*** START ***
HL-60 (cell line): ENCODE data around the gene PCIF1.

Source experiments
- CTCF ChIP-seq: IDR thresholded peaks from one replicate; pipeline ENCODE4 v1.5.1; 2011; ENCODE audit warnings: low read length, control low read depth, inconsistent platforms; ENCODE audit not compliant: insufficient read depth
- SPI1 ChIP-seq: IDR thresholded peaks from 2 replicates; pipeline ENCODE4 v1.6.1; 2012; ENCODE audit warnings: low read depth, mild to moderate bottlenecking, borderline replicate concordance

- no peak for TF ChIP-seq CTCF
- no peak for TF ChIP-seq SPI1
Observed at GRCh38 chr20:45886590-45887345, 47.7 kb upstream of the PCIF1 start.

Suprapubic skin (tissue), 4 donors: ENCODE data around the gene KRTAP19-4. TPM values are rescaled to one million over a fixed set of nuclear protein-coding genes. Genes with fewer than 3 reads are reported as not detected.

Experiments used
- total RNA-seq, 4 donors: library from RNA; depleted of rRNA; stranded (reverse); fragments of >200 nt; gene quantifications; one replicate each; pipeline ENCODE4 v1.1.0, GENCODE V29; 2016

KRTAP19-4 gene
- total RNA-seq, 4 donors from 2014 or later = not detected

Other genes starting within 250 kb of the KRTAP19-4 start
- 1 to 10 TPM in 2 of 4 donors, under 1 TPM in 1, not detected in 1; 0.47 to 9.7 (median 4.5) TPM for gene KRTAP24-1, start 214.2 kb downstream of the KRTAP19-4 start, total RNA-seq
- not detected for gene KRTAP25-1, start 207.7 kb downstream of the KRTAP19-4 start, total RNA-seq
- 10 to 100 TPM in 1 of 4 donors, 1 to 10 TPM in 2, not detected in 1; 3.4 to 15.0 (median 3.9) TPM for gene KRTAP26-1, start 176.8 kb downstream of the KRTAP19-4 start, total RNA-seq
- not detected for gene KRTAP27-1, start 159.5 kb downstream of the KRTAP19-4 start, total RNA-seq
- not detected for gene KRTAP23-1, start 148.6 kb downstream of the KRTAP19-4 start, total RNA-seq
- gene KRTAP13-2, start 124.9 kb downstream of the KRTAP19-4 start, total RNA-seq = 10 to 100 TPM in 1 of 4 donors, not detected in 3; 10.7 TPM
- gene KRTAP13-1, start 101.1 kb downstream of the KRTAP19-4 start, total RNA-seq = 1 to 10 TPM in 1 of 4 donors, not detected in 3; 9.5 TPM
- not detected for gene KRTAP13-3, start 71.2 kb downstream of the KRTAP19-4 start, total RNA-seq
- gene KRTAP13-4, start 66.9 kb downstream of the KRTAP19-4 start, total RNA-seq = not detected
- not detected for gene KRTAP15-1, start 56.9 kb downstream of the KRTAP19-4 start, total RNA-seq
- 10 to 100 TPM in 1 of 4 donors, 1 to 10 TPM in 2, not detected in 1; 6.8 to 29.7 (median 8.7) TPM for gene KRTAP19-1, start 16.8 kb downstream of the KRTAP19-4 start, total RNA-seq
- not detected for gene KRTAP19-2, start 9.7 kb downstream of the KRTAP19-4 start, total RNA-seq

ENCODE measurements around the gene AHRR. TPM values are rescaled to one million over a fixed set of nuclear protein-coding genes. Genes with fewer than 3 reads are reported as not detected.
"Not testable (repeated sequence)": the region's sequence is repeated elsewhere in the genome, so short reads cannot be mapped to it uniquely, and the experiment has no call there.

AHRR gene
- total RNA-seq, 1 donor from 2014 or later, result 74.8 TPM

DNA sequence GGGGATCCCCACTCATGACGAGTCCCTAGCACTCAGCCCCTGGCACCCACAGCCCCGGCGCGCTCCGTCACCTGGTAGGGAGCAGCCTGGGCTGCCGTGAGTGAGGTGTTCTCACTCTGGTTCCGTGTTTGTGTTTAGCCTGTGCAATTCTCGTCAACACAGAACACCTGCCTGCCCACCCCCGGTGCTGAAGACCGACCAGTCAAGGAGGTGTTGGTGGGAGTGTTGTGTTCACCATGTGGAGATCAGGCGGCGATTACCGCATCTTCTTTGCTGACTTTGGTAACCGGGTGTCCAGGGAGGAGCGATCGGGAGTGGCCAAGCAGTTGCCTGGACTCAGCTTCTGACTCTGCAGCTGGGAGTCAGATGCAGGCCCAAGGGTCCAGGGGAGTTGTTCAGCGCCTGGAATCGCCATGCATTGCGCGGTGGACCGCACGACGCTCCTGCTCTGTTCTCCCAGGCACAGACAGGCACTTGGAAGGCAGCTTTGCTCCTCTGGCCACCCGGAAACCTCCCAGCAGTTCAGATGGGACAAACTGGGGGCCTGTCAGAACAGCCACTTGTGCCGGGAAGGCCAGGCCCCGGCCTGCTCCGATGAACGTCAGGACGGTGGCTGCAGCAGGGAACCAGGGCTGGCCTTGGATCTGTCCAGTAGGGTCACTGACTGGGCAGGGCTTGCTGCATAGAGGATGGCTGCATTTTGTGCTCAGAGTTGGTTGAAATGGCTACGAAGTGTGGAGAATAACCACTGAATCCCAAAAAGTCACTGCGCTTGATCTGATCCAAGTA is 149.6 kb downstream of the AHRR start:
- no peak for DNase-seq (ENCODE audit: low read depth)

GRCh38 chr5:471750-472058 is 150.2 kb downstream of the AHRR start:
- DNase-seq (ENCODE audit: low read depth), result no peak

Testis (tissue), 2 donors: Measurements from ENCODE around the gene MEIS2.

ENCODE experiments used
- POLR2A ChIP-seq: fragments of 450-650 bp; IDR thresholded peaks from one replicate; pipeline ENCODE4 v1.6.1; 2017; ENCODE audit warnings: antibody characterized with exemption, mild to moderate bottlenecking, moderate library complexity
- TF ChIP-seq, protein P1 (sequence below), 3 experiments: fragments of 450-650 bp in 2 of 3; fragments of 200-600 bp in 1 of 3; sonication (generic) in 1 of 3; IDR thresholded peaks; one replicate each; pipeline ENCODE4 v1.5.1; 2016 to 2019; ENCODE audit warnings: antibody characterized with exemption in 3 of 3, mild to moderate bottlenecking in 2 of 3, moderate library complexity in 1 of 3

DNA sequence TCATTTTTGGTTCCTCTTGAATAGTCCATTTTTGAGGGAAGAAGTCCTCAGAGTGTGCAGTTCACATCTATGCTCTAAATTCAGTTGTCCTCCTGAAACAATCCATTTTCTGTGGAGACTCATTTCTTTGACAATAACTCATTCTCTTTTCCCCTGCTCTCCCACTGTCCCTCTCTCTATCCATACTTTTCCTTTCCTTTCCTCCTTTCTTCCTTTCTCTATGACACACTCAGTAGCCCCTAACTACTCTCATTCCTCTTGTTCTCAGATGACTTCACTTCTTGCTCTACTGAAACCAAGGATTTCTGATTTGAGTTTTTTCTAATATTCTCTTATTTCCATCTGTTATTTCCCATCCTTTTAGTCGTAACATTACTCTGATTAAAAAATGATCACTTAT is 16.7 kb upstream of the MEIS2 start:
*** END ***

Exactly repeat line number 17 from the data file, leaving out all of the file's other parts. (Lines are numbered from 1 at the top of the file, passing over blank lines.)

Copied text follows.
- not detected for gene KRTAP27-1, start 159.5 kb downstream of the KRTAP19-4 start, total RNA-seq